A quick post-mortem on this week’s vote on the Climate Security Act, which was pulled from the Senate floor on Friday after its sponsors fell short of the 60 votes needed to proceed to final debate. I think I can safely sum it up in one word: progress.

There’s the obvious marker of a majority of the Senate — 54 senators in all — voicing support for moving forward with the bill. Forty-eight voted for cloture, and another six offered written statements of support. Only 36 voted against.

But there’s another important part of progress that’s less obvious, what a colleague of mine calls “clearing the underbrush” — many in Congress don’t focus on the finer details of legislation until it is set for a vote.

In the past few weeks, Senate offices that never before explored the weeds of climate policy took a very deep dive.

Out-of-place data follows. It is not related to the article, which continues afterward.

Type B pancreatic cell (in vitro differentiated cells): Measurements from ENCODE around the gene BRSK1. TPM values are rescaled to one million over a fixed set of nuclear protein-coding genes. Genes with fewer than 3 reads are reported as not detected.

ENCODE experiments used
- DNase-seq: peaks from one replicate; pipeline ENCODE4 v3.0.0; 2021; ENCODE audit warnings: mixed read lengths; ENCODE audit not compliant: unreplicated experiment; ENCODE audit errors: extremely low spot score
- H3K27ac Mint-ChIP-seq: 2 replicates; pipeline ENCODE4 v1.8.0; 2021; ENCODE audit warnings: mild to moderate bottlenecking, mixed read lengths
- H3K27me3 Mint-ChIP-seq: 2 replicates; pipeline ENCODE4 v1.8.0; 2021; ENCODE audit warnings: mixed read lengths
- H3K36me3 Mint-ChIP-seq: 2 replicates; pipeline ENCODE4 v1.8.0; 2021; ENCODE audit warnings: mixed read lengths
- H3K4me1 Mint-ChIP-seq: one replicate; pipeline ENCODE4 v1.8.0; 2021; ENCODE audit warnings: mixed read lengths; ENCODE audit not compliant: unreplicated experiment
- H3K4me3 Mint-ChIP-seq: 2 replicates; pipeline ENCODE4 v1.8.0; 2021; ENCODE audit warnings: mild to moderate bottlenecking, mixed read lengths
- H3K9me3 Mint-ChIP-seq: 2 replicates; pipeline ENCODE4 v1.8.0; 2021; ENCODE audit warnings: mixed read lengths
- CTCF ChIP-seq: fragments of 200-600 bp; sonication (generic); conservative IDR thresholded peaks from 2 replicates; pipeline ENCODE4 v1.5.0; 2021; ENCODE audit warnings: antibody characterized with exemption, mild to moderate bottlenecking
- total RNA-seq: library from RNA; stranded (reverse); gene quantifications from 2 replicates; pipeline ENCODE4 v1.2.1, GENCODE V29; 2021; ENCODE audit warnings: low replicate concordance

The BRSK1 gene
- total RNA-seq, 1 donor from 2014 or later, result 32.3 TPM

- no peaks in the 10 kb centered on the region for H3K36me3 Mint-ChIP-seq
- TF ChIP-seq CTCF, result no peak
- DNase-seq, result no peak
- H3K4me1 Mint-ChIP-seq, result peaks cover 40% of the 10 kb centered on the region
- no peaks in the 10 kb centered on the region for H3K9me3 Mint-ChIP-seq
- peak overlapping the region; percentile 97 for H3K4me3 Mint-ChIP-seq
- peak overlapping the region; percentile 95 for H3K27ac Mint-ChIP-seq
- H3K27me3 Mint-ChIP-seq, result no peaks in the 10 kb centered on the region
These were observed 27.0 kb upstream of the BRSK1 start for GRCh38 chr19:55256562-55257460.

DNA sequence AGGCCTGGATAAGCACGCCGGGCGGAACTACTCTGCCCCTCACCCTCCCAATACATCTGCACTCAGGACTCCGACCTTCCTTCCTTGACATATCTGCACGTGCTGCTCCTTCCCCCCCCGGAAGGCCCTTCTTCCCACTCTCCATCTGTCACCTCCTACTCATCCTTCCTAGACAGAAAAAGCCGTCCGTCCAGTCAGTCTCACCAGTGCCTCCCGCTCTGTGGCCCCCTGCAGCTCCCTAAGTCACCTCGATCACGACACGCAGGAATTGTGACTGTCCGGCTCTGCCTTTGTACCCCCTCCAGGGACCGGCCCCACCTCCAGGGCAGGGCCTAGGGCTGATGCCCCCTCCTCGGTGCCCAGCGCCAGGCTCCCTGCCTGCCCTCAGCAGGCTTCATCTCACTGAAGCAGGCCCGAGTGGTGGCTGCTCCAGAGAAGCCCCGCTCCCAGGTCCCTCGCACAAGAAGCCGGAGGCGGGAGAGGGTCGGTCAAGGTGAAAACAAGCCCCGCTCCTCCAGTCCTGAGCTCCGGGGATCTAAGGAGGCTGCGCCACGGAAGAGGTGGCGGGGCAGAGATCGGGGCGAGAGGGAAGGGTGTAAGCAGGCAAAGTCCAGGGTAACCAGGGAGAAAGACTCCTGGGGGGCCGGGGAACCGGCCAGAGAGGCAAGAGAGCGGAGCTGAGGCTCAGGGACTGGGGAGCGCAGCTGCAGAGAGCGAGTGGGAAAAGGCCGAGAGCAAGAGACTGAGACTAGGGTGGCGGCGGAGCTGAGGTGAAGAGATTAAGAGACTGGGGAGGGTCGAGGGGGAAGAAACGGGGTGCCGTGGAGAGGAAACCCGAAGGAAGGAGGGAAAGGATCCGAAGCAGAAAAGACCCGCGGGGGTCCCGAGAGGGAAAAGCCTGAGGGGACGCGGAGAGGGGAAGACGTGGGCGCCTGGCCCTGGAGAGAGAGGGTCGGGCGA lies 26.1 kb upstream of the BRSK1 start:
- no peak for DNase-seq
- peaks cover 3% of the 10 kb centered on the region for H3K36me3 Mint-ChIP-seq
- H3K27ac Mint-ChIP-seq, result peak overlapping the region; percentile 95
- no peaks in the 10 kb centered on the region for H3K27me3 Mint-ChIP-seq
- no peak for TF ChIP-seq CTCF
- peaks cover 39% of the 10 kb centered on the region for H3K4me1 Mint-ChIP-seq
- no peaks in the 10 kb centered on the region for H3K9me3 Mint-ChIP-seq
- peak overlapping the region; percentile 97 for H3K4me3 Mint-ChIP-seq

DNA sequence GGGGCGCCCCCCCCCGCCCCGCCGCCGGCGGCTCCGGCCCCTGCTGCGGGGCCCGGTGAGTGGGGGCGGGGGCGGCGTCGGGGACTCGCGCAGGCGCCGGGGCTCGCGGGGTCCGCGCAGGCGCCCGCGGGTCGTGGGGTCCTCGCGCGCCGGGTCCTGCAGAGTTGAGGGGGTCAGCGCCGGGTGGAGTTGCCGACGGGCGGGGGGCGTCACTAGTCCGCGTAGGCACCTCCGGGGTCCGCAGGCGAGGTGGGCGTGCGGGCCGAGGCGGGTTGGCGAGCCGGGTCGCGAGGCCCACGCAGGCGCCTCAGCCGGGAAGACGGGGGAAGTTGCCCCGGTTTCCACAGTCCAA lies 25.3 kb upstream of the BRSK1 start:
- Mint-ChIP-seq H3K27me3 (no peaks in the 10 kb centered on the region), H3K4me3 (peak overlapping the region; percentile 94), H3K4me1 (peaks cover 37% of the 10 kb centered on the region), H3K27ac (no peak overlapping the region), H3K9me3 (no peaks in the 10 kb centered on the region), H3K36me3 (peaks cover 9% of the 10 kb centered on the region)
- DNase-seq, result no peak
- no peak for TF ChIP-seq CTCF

The raw numbers bode well for action in the next Congress. But the process itself can’t be overlooked, and we won’t get quick action in 2009 unless senators and members of the House of Representatives continue to dig into the details and figure out what works, what doesn’t, and what it all means for their constituents.

It’s encouraging that the House isn’t waiting: Just this week, Energy and Commerce Committee Chairman John Dingell announced a series of legislative hearings and Rep. Ed Markey introduced a bill that looks to be the most comprehensive proposal yet in the House.

Given that the sponsors of the Climate Security Act plan to bring up the bill next year, the House looks to be moving, and the presumptive nominees of both parties say they plan to act on climate change, a post-mortem may not even be in order, even one as short as this.

Once the dust settles, I’ll be back with a closer look at the Senate vote and what it means for what’s to come.